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China Sentences Corrupt Prosecutor To Die

A former prosecutor in northern China has been sentenced to death for taking bribes and embezzling funds totaling $2.66 million, a court official said Thursday.

The trial in the prosperous port city of Tianjin is the latest in a string of high-profile corruption cases as the communist government tries to crack down on systemic graft it says threatens its grip on power.

Li Baojin was convicted Wednesday of taking bribes worth $760,000 from seven businesses between 1996 and 2006, when he was the chief prosecutor and deputy police chief in Tianjin, a Cangzhou Intermediate People's Court official said.

The official, who refused to give his name, said Li's sentence was suspended for two years. That means the death sentence will be commuted to life imprisonment if he shows good behavior for the next two years.

The official Xinhua News Agency said Li "took the bribes to seek illegal benefits for others." It did not give details.

It said Li was also convicted of misappropriating $1.9 million; from the Tianjin prosecutor's office.

Xinhua also reported Thursday that two officials with China's state-run lottery were sentenced to prison for accepting bribes from a company that wanted to supply paper for tickets.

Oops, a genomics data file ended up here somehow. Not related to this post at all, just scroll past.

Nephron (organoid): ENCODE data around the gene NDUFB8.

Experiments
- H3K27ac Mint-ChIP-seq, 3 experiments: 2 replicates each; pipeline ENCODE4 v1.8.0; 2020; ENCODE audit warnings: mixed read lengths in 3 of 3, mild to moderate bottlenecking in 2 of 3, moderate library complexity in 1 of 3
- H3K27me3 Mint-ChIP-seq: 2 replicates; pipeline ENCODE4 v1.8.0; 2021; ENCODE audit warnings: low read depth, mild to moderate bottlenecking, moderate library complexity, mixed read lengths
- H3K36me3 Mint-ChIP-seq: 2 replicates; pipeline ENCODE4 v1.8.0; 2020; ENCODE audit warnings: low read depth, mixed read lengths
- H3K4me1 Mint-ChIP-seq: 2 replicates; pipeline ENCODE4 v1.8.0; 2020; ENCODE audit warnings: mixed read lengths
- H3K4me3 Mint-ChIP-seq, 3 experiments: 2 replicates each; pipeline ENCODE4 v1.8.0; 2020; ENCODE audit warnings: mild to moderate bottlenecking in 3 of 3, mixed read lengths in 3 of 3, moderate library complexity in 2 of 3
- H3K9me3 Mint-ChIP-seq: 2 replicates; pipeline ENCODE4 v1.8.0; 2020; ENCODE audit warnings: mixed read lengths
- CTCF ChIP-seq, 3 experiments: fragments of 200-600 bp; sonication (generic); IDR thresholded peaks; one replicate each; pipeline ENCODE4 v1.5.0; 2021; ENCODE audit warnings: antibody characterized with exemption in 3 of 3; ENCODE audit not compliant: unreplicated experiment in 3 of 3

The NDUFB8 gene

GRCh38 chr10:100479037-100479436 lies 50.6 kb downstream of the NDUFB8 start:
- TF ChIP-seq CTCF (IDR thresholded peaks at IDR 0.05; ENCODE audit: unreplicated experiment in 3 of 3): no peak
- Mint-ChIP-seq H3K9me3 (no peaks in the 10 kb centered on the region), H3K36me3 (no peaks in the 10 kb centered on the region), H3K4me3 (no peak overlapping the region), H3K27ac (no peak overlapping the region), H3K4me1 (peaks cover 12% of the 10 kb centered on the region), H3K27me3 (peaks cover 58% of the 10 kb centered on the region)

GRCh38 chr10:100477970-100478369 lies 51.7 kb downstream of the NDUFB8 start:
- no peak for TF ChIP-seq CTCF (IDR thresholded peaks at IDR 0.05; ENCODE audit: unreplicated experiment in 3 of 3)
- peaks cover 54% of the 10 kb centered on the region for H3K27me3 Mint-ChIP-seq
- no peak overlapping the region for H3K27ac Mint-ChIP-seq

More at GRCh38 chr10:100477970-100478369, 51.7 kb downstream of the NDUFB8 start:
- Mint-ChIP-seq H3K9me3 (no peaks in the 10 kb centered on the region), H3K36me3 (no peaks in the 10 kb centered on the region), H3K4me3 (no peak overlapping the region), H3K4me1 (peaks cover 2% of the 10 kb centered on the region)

Zhang Weihua, the former vice chief of China's Sports Lottery Administration Center, was given a 10½-year term for accepting about $20,000 and a mobile phone worth $1,000.

Liu Feng, an official in charge of lottery ticket printing, was sentenced to four years for taking more than $10,000.

The pair reportedly returned the bribes in 2005, more than a year after they took them, because they were afraid of being caught during an annual government audit, Xinhua said.

The Communist Party has been tainted by corruption scandals.

The former Shanghai party boss, Chen Liangyu, is awaiting trial for allegedly misusing the city's pension funds. In July, Zheng Xiaoyu, China's former top drug regulator, was executed for taking millions of dollars in bribes to approve substandard medicines, including an antibiotic that killed at least 10 people.

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